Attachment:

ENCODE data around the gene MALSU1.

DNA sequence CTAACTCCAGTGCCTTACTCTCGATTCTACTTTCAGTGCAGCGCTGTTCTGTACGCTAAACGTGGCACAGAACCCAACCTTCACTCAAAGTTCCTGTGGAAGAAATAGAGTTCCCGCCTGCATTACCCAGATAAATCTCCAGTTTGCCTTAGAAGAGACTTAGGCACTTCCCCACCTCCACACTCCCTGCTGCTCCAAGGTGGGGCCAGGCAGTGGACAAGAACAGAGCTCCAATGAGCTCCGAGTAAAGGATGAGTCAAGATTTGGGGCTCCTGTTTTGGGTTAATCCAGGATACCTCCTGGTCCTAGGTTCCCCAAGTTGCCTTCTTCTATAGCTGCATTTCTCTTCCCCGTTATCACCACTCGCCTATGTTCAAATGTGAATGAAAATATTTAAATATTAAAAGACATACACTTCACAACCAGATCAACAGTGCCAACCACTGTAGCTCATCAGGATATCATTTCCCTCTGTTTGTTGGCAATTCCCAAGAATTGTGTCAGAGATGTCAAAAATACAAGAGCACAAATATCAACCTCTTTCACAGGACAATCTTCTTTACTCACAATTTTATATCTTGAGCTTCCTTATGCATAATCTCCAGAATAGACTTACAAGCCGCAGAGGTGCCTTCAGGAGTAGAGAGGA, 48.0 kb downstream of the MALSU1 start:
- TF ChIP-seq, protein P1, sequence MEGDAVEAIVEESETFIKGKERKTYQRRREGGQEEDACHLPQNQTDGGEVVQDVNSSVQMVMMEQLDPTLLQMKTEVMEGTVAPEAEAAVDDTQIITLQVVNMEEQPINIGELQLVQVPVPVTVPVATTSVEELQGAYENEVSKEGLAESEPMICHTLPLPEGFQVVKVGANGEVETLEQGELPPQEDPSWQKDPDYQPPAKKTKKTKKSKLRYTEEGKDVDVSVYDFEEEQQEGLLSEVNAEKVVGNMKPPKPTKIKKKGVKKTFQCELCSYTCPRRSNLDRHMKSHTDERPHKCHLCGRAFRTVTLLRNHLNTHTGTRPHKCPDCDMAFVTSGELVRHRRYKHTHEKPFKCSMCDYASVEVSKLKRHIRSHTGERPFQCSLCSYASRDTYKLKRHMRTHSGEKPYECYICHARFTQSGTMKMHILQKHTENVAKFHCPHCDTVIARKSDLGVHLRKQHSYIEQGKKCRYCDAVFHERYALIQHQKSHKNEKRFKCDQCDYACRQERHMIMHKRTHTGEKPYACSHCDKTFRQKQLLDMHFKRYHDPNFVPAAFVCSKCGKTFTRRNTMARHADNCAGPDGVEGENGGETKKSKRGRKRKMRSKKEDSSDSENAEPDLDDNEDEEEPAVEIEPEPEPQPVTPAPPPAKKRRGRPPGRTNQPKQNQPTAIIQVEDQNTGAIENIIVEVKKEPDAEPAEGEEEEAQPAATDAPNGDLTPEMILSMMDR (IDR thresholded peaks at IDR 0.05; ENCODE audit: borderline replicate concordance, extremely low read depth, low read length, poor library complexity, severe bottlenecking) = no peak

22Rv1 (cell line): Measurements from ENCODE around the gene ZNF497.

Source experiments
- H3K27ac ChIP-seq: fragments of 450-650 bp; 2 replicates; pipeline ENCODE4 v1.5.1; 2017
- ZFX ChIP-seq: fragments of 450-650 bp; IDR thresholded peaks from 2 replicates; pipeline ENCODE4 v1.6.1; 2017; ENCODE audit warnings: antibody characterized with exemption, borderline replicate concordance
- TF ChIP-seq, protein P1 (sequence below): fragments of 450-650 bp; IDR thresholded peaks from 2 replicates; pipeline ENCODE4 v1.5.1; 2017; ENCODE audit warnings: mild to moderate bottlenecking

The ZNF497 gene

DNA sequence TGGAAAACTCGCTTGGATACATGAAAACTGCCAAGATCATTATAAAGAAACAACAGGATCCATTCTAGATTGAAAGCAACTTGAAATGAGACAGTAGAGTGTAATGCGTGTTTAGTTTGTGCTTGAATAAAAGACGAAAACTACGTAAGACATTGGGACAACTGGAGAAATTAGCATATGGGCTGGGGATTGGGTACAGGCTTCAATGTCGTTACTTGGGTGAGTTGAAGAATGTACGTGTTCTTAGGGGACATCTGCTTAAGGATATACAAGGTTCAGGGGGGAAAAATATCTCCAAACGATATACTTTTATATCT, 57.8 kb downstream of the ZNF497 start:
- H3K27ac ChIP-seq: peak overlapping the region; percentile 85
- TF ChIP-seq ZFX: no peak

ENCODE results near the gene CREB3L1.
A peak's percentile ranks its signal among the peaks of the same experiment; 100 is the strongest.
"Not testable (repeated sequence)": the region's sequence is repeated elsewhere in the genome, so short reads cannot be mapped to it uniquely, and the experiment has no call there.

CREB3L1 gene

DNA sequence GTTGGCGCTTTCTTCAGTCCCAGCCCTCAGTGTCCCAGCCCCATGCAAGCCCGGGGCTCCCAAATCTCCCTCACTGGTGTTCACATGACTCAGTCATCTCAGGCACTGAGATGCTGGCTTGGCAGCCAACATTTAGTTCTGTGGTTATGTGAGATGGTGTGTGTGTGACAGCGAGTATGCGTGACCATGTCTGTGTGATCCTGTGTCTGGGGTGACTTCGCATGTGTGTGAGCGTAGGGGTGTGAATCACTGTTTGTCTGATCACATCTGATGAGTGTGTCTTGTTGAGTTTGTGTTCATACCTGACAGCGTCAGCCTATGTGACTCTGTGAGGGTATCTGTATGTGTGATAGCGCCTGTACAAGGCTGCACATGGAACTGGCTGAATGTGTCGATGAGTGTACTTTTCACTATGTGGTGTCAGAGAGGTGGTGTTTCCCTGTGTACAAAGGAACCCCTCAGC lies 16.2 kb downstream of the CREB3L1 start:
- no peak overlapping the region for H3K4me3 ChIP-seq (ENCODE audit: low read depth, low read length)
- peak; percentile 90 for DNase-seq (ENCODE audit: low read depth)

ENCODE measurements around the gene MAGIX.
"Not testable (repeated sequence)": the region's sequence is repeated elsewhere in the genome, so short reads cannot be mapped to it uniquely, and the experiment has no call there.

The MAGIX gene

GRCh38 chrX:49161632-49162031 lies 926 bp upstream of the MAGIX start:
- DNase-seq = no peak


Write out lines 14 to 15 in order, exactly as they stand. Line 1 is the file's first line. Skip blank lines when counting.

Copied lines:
A peak's percentile ranks its signal among the peaks of the same experiment; 100 is the strongest.
"Not testable (repeated sequence)": the region's sequence is repeated elsewhere in the genome, so short reads cannot be mapped to it uniquely, and the experiment has no call there.